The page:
ICE agents attempting to detain and arrest undocumented immigrants at a Brooklyn courthouse were reportedly forced to retreat after they were confronted by members of the media on Thursday.

Scott Hechinger, senior attorney and policy director for the Brooklyn Defender Service, first alerted the public to the presence of the ICE agents outside the Brooklyn Misdemeanor Courthouse at 120 Schermerhorn Street on Thursday morning.

According to Hechinger, three plainclothes officers then entered a courtroom itself.

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In a statement to Lawnewz.com, New York State’s Unified Court System’s Director of Public Information Lucian Chalfen claimed that the agent’s presence inside the courthouse was simply to part of a meeting with an assistant district attorney there.

The ICE activity apparently related to agent(s) speaking with an ADA from the Brooklyn DA’s office. No one was removed from the courthouse that we are aware of.

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Chalfen later told the site that UCS was “not involved” with any arrests made outside the building, such as the one seen by Hechinger. However, as DNAInfo’s Noah Hurowitz pointed out, it seemed unusual for six ICE agents to turn up simply to talk to an ADA, to say nothing of making an arrest.

“I came here and I saw what I thought were officers lurking, and a couple of unmarked cars double parked,” attorney Nathaniel Damren told DNAInfo. “I didn’t see them grab the guys around the corner on Smith Street, but I saw them walk them to a car on Schermerhorn Street.”

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According to Hechinger, it was only after the agents were confronted by members of the media, including reporters from both Slate and Democracy Now, that they left the courthouse.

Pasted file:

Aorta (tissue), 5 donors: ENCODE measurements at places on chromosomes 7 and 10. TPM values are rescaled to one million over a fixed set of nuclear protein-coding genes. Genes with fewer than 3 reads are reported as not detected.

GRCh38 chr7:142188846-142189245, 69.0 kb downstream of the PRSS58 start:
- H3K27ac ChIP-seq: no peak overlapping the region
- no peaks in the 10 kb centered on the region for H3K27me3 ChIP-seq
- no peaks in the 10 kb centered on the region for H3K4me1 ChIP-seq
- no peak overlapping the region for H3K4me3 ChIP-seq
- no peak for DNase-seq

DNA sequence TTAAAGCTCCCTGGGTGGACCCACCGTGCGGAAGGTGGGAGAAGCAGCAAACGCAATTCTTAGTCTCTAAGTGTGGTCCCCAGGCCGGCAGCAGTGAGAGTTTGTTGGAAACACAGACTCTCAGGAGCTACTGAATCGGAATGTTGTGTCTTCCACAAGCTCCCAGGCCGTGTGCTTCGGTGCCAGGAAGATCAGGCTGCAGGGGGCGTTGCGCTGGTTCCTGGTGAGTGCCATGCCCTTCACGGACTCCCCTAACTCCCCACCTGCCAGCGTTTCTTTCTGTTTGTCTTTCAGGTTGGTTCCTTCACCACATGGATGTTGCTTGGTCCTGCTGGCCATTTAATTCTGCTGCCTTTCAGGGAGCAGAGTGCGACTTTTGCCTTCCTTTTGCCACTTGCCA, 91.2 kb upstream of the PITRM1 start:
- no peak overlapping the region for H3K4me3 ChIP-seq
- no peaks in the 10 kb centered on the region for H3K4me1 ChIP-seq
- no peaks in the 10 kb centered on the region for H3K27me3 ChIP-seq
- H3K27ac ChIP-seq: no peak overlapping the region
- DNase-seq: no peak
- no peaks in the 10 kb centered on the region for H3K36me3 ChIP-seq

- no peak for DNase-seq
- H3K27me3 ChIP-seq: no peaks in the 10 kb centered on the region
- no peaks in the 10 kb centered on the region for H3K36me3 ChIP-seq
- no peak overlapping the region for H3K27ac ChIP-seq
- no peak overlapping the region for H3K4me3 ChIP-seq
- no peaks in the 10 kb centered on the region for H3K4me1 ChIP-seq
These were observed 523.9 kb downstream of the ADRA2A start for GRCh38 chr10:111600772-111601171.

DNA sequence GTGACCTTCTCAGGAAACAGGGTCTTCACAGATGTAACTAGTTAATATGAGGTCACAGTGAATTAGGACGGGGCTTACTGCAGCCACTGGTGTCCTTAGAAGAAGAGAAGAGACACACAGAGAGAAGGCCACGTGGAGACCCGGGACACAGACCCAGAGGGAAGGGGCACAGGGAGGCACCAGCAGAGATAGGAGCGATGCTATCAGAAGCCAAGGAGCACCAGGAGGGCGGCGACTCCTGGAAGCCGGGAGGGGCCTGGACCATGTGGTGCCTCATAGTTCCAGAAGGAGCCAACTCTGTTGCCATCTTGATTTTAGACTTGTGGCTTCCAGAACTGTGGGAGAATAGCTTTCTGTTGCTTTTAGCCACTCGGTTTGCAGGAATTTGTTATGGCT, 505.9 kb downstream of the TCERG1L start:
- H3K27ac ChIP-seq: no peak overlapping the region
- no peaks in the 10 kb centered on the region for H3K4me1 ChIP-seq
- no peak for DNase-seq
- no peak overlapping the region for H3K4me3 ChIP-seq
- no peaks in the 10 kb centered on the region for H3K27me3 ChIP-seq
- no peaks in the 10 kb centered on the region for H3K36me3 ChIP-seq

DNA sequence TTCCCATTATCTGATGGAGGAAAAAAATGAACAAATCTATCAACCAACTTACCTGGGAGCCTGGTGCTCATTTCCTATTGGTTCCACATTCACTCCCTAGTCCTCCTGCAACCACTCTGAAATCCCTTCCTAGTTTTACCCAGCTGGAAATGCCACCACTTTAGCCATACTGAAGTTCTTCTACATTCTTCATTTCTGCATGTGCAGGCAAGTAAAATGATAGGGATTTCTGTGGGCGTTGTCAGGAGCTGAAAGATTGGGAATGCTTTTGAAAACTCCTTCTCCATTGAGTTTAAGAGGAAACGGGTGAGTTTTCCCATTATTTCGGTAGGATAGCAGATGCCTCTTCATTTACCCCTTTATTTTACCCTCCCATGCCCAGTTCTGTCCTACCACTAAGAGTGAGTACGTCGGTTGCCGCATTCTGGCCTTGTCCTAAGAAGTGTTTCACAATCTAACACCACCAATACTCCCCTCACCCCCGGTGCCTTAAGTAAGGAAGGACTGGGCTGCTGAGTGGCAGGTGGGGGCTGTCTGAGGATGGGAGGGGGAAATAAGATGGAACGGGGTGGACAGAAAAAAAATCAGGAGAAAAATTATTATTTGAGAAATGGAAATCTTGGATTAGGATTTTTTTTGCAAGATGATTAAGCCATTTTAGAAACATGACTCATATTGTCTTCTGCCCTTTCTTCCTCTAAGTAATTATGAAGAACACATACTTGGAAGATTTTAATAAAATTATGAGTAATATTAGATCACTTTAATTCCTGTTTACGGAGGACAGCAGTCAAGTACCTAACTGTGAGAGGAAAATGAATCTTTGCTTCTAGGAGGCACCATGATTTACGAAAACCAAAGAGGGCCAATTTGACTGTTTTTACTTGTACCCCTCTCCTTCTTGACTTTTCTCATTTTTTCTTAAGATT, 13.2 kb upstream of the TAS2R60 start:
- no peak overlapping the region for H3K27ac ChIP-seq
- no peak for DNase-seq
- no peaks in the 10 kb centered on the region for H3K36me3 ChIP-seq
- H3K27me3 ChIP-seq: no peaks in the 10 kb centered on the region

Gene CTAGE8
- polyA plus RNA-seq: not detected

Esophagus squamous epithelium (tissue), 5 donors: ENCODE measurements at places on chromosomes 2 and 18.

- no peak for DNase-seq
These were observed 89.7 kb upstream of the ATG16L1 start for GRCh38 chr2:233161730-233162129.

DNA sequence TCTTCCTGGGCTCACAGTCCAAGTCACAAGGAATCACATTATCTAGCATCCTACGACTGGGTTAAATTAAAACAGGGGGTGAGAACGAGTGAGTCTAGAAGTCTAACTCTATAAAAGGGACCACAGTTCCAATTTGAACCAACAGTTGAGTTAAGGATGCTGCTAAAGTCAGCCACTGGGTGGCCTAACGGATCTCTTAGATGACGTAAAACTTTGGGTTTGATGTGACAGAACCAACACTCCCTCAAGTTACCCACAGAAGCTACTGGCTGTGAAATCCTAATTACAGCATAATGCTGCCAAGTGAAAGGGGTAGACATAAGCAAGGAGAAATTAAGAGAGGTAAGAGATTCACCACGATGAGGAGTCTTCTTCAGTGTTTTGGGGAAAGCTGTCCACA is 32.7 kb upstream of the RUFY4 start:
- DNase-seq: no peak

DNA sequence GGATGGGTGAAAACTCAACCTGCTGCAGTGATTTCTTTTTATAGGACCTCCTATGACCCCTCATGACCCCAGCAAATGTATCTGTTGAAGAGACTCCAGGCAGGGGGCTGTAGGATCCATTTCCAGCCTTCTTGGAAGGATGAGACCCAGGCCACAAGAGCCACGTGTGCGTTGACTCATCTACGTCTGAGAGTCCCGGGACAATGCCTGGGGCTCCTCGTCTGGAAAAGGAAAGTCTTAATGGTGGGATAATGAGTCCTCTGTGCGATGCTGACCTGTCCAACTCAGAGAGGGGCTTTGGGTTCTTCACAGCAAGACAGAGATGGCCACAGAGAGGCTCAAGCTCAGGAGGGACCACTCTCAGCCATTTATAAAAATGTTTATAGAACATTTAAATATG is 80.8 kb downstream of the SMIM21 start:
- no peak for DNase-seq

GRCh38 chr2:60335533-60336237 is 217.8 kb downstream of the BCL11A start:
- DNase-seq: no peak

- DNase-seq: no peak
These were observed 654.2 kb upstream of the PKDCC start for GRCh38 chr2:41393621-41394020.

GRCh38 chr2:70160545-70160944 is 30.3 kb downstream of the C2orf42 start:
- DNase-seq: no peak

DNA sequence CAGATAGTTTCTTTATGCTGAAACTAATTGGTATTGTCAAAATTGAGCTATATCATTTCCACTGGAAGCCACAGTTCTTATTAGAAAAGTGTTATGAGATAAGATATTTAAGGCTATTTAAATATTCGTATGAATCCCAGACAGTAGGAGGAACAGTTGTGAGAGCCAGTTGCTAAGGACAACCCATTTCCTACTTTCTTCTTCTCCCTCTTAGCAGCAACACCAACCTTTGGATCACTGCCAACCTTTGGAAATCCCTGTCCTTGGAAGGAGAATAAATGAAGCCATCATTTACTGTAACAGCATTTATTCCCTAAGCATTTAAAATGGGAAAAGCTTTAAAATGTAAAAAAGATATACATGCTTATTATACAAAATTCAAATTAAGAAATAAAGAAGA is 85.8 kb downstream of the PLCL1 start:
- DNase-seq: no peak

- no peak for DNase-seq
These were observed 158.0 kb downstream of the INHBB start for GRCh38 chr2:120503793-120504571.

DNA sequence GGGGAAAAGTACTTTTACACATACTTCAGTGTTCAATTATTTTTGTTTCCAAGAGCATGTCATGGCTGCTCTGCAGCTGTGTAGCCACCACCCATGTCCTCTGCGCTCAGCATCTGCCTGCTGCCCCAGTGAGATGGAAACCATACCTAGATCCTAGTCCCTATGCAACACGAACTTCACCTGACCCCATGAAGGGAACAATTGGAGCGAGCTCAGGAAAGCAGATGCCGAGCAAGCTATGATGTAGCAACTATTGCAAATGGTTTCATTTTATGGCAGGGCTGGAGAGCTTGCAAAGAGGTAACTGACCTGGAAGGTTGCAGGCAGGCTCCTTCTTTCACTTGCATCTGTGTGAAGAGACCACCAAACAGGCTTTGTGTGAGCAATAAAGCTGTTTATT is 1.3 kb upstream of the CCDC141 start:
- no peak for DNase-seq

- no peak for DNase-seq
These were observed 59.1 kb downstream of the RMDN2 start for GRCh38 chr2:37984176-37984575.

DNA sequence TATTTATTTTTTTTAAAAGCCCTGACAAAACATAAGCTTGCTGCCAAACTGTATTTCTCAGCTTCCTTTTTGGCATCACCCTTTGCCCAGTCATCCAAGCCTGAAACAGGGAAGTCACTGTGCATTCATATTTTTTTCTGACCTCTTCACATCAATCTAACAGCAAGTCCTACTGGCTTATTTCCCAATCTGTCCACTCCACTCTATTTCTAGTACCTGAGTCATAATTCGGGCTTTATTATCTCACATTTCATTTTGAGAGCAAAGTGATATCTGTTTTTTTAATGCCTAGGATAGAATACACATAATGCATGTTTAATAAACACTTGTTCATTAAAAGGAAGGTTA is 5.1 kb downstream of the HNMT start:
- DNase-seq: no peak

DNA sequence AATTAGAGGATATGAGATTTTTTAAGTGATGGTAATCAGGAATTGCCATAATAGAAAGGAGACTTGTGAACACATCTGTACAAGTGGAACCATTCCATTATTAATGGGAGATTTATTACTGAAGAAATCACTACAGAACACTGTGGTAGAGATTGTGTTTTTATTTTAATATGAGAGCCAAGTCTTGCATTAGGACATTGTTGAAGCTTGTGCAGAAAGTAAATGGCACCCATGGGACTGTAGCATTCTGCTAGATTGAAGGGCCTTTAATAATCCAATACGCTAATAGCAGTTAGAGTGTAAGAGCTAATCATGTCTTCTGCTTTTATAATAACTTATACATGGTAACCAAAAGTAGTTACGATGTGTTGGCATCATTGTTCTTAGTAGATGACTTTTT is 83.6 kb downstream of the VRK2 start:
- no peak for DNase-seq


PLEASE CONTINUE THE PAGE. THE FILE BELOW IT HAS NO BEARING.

ICE has not replied to my request for comment.

ICE’s practice of conducting stakeouts in and around courthouses has been criticized by legal professionals across the United States, including Brooklyn’s District Attorney Eric Gonzalez and New York’s attorney general, Eric Schneiderman. In August, the pair issued a joint statement demanding the agency “stop conducting raids in New York courthouses,” as well as “recalibrate their priorities so crime victims and witnesses are not targeted for removal proceedings.”

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Despite condemnation of these sorts of courthouse arrests, which critics contend has a chilling effect on the immigrant community’s trust in the legal system, ICE has been defiant in its defense of the practice.

At a public forum held in California this past march, ICE acting director Thomas Homan declared, “If there’s a public safety threat in a courthouse, we’ll continue to arrest in a courthouse.”

It remains unclear what sort of “public safety threat” was allegedly present on Thursday at Brooklyn’s misdemeanor court.

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Update, 5:07 PM: Late Thursday afternoon, ICE emailed Splinter the following statement:

ICE’s Enforcement and Removal Operations (ERO) deportation officers arrested four individuals Sept. 14 at King’s County Criminal Court in Brooklyn, NY. Each individual is a known gang member or affiliate and has pending criminal charges.

Because sanctuary cities like New York City do not honor ICE detainers, aliens, who often have significant criminal histories, are released onto the street, presenting a potential public safety threat. Courthouse visitors are typically screened upon entry, making arrests inside such facilities far safer for everyone involved.